In Interview |
We sat down with Sarah Waters to discuss her experiences in telecoms and her thoughts on Women in 5G!
Please tell me a little bit about who you are, your background & how you ended up working in Telecoms?
I live in Wales with my husband, two dogs and a cat, and pre-covid could often be found on a train shuttling back and forth to BT Centre. I joined Orange 11 years ago, recently out of university with a bachelor of science in Psychology and with no specific designs on my future career. Orange quickly merged with T-Mobile to become EE, and then I TUPEd into BT after the acquisition. For a number of years I worked in different roles within the IT Partnerships directorate managing the performance of our strategic partners, who deliver IT change and support our IT services, and designing and negotiating new service contracts..
What is your current role and what are the key things you are focused on?
In 2019 I moved into my current role within IT transformation to programme manage IT's skills transformation, sourcing strategy and the evolution of our operating model and organisation design. I love the strategic focus of the role, and the opportunity to bring outside thinking into BT – seeing how other companies are adapting to the accelerating pace of technology change and working with teams right across Technology to set ourselves up for success now and in the future. My programme recently completed the roll out of a best-in-class technology learning platform across 2000+ people in IT. We’re now building plans to use the platform as a vehicle to meet strategic upskilling targets across our technical population.
Women In 5G aims to empower and promote the women in this industry, what do you think the industry can do to support and engage women to get involved?
Gender equality won’t happen this century without a concerted effort. We can’t sit back and wait for progress. BT’s Tech women is a great example of a programme that builds community and drives change, as well as initiatives like FurtHer – Code first: girls, which specifically recruits women from non-technical backgrounds into an intensive digital skills programme. I consider myself lucky to have so many colleagues in the IT senior management team that are truly brilliant, inspiring women – having great female role models in Technology roles goes a long way to fostering ambition in others. I would also like to see recruitment change so that factors which could identify a candidate’s gender, age, race or nationality are removed before being passed to recruiting managers, to help combat unconscious bias.
If you could give advice to your younger self at the start of your career, what would that be?
I have been known to suffer from imposter syndrome and over time have realised how prevalent this is, particularly amongst women. Research has shown that imposter syndrome actually corresponds positively with high performance. The reality is that almost everyone doubts their skills and experience sometimes (maybe with the exception of Donald Trump?) and that you have to be willing to be bad at something first to get good at it. Knowing that is empowering and I would love to somehow impart it on my 24 year old self starting out in an EE Networks role and feeling the fear!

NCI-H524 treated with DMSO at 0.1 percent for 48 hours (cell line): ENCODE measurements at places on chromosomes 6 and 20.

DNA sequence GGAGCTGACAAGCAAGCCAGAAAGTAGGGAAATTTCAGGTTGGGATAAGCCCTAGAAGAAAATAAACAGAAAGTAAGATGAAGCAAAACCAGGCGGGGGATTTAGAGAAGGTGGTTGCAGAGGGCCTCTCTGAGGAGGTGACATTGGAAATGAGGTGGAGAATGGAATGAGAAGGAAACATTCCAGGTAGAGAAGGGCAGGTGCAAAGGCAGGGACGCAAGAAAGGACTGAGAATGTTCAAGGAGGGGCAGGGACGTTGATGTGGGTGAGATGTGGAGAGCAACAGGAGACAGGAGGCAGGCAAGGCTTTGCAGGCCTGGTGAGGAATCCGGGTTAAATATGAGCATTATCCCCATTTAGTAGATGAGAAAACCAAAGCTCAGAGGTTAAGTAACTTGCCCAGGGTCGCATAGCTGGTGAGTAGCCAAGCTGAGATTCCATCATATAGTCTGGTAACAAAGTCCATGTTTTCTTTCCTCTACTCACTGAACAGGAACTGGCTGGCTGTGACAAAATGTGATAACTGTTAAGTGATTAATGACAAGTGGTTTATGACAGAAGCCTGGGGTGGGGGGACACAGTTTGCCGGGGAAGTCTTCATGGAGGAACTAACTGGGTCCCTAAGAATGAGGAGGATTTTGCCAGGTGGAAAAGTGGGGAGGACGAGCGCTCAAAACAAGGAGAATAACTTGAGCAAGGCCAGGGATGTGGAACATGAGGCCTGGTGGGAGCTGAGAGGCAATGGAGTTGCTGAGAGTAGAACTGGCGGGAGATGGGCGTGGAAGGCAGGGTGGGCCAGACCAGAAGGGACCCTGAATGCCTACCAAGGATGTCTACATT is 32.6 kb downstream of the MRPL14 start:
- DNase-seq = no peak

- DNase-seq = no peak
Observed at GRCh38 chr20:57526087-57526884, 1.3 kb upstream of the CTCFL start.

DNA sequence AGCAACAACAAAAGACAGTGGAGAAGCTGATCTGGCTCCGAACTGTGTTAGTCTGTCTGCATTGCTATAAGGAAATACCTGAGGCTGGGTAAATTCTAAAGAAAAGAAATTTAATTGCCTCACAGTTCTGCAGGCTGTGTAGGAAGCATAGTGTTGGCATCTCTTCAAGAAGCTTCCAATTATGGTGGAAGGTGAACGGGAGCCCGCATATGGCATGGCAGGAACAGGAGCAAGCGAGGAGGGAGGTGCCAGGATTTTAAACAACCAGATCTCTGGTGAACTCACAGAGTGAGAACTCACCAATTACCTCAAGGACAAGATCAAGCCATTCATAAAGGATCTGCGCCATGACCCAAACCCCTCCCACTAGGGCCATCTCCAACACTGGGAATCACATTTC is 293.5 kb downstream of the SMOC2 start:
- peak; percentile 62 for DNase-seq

What are the biggest blockers you feel that remain in the industry for Women and how do you think we can overcome them?
Unconscious bias. Our brains have evolved to package up information and take shortcuts, due to the massive sensory input we are bombarded with every day. This is a neat trick but a by-product is that we will unconsciously ascribe people to our ‘in-group’ or ‘out-group’ and this leads to people recruiting people who are like themselves. It’s a fact of life that we are all biased; we can’t hope to un-bias ourselves. Ultimately I think what’s needed is more training for people to be aware of their own biases so they can be consciously managed.
What things could we change in the industry to inspire the next generation?
Showcasing the stories and successes of great women leaders in our industry and buddying young women up with mentors to support their ambitions and accelerate their progress.
Finally, what are your future ambitions and what keeps you motivated?
I’m currently working my way through a Harvard business school leadership course, and loving putting into practice what I’m learning each week, which is opening my mind to my future potential as a leader. I’m motivated by the bold transformation BT IT is undergoing and the opportunity I feel I have in my role to make a direct, positive impact on BTs future.